Cognitive Effects of Treatment of Interictal Discharges
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|ClinicalTrials.gov Identifier: NCT00916149|
Recruitment Status : Unknown
Verified January 2013 by Beth Ami Leeman, MD, Massachusetts General Hospital.
Recruitment status was: Recruiting
First Posted : June 9, 2009
Last Update Posted : January 7, 2013
|Condition or disease||Intervention/treatment||Phase|
|Epilepsy||Drug: levetiracetam Drug: Lamotrigine||Not Applicable|
|Study Type :||Interventional (Clinical Trial)|
|Estimated Enrollment :||39 participants|
|Intervention Model:||Parallel Assignment|
|Masking:||None (Open Label)|
|Official Title:||Cognitive Effects of Treatment of Interictal Discharges|
|Study Start Date :||January 2007|
|Estimated Primary Completion Date :||December 2013|
|Estimated Study Completion Date :||December 2013|
Active Comparator: Levetiracetam
12 individuals with epilepsy, 6 of whom experience infrequent focal epileptiform discharges and 6 of whom experience frequent focal discharges. These individuals will be treated with levetiracetam (LEV). They will complete repeated EEG/cognitive testing pre- and post-treatment to assess the effects of LEV on discharge frequency, discharge duration, and cognitive task performance.
The dosage of levetiracetam will begin at 500mg twice per day (bid) for the first 4 days, and increase by 500mg every 5 days thereafter until a goal of 1500mg bid is reached. The subject will then remain on levetiracetam at 1500mg bid for 8 weeks, until the conclusion of the study. Medication will be supplied in 500mg tablets, to be taken orally.
Other Name: Keppra
Active Comparator: Lamotrigine
12 individuals with epilepsy, 6 of whom experience infrequent generalized discharges and 6 of whom experience frequent generalized discharges. These individuals will be treated with lamotrigine (LMT). They will complete repeated EEG/cognitive testing pre- and post-treatment to assess the effects of LMT on discharge frequency, discharge duration, and cognitive task performance.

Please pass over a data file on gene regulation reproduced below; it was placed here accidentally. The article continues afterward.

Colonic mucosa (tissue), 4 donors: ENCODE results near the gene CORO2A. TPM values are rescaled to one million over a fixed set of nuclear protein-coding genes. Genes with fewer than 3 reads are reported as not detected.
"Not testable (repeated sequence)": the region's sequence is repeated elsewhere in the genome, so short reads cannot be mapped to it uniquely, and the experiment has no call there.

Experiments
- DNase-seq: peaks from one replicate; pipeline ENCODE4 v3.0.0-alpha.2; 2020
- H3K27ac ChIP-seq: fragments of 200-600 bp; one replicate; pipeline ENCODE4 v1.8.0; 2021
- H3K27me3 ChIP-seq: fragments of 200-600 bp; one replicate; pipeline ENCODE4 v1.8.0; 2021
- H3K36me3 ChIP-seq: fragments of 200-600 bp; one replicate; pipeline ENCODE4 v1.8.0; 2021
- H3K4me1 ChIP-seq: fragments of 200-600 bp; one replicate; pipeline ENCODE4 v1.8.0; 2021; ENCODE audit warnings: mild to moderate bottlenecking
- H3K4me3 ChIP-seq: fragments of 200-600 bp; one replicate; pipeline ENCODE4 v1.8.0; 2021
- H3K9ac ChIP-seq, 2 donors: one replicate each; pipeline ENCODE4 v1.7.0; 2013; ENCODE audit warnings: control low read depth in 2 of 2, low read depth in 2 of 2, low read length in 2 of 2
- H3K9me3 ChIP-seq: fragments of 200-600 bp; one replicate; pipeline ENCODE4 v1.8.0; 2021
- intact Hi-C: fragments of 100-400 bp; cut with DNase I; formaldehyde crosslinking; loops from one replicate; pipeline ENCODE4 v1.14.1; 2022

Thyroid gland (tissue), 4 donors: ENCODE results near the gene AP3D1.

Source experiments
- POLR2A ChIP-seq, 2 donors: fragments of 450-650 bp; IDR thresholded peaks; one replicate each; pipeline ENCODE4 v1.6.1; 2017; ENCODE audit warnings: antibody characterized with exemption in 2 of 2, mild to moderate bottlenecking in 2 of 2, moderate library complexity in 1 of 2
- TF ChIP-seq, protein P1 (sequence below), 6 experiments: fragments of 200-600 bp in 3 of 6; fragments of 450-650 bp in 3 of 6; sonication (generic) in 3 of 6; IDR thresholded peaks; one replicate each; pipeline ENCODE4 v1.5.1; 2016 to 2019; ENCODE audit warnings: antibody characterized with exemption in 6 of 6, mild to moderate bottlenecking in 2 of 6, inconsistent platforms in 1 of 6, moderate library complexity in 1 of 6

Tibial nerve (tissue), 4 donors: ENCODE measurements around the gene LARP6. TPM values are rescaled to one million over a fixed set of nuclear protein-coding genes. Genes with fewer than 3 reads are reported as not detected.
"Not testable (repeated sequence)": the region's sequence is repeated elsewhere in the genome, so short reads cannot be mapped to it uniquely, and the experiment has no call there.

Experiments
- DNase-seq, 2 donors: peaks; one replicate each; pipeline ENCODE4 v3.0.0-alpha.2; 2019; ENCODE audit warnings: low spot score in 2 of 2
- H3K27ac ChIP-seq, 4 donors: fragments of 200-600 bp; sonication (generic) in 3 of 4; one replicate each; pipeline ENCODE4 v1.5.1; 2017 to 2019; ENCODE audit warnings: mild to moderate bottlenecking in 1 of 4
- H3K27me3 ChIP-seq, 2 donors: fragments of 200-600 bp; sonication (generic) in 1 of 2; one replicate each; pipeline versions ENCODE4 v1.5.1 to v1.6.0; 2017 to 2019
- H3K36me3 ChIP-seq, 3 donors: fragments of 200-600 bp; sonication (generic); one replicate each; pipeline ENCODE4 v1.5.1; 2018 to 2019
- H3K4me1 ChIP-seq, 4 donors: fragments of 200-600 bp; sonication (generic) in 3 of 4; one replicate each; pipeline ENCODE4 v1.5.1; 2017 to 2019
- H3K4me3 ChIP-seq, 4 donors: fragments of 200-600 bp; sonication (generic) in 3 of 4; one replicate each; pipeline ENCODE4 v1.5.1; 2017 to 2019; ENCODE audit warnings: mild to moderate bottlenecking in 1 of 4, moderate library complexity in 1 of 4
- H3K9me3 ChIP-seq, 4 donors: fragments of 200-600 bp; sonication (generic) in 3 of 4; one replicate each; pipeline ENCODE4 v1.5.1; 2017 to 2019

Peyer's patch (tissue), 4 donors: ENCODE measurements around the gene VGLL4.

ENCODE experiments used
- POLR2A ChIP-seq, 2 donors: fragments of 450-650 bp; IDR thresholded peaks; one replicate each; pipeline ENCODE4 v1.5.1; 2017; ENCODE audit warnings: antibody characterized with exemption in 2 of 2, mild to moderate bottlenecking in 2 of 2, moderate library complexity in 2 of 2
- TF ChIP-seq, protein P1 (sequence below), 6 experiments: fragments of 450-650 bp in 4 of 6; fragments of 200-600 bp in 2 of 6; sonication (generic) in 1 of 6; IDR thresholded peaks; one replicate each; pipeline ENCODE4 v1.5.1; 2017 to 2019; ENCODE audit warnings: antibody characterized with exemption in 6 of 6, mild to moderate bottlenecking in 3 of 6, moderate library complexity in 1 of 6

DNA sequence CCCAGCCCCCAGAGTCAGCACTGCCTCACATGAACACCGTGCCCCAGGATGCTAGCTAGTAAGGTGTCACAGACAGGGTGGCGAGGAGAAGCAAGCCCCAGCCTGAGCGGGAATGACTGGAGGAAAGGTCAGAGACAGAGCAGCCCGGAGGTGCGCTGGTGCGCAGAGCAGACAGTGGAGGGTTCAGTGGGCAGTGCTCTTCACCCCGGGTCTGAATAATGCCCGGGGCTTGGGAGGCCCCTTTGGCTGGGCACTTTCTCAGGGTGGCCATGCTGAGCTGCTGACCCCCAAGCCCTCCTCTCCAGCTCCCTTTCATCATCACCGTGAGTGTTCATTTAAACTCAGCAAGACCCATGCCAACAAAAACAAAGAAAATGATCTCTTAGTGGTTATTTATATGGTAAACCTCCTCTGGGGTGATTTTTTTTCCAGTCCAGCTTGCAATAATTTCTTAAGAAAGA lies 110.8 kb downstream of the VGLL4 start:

The drug will be supplied in 25, 100 and 150mg tablets, to be taken orally per the titration schedule below:
The regimen will begin at 25mg once per day for the first two weeks, and increase to 50mg once per day during weeks 3 and 4. In week 5, the subject will take 50mg twice per day (bid). The dosage will increase to 50mg in the morning and 100mg at night during week 6. During week 7 the subject will take 100mg bid. During week 8, the subject will take 100mg in the morning and 150mg at night. At week 9, the subject will reach the target dose of 150mg bid. The subject will then remain on lamotrigine at 150mg bid for 7 weeks, until the conclusion of the study.
Other Name: Lamictal
No Intervention: No treatment
15 healthy subjects, not receiving anticonvulsant medication, will undergo repeated EEG/cognitive testing as a control.
- Reduction of focal interictal discharges. The proposed study tests the hypothesis that treatment with levetiracetam will reduce focal interictal epileptiform activity. [ Time Frame: 1, 4, and 11 weeks ]
- Reduction of generalized interictal discharges. The proposed study tests the hypothesis that treatment with lamotrigine will reduce generalized interictal epileptiform activity. [ Time Frame: 1, 10, and 15 weeks ]
- The study will evaluate the hypothesis that reduction of focal and generalized interictal epileptiform activity is associated with improved performance on neuropsychological batteries and computerized cognitive testing. [ Time Frame: 1, 4, and 11 weeks (Arm 1) or 1, 10, and 15 weeks (Arm 2) ]
To learn more about this study, you or your doctor may contact the study research staff using the contact information provided by the sponsor.
Please refer to this study by its ClinicalTrials.gov identifier (NCT number): NCT00916149
|Contact: Samantha R Donovan, B.S.||firstname.lastname@example.org|
|Contact: Beth A Leeman, M.D.||email@example.com|
|United States, Massachusetts|
|Massachusetts General Hospital||Recruiting|
|Boston, Massachusetts, United States, 02114|
|Principal Investigator: Daniel B Hoch, M.D., Ph.D.|
|Principal Investigator:||Daniel B Hoch, M.D., Ph.D.||Massachusetts General Hospital|